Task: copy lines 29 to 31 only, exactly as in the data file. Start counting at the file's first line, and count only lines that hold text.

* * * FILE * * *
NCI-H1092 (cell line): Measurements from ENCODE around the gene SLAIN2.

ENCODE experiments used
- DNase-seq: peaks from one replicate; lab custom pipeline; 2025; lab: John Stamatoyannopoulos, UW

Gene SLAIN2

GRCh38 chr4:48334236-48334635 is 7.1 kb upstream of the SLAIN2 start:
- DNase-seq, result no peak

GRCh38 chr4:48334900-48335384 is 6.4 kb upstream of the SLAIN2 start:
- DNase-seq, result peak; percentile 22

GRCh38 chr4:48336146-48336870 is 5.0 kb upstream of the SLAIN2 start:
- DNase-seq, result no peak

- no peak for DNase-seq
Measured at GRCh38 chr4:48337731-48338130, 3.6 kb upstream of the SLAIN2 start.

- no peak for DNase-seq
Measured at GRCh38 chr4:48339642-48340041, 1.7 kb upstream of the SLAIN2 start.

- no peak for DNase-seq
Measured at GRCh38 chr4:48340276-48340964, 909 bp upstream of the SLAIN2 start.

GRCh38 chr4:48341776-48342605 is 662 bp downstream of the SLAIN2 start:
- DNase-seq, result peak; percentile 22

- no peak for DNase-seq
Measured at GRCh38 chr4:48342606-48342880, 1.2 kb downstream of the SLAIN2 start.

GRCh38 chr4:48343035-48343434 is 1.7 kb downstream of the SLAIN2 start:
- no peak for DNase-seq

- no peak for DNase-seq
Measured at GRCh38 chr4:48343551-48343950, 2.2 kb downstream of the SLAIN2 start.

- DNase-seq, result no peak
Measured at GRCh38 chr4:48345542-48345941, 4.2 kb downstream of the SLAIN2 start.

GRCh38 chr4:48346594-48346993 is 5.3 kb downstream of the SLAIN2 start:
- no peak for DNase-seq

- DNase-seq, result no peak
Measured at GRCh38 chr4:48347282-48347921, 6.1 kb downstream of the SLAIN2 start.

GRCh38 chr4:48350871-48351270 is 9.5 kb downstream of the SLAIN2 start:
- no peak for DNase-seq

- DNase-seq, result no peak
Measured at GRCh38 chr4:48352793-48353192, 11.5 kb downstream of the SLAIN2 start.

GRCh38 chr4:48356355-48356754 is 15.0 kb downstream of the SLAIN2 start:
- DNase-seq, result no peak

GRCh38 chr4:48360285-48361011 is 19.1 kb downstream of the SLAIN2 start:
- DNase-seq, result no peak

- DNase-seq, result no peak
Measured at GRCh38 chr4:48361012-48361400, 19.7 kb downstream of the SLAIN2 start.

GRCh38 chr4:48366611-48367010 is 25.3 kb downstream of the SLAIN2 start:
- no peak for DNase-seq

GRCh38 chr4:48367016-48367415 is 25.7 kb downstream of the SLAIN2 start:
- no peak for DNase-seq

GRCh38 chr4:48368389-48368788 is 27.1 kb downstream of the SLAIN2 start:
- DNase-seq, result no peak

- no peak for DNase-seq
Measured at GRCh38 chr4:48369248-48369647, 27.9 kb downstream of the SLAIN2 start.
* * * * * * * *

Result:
- DNase-seq, result no peak
Measured at GRCh38 chr4:48347282-48347921, 6.1 kb downstream of the SLAIN2 start.

GRCh38 chr4:48350871-48351270 is 9.5 kb downstream of the SLAIN2 start: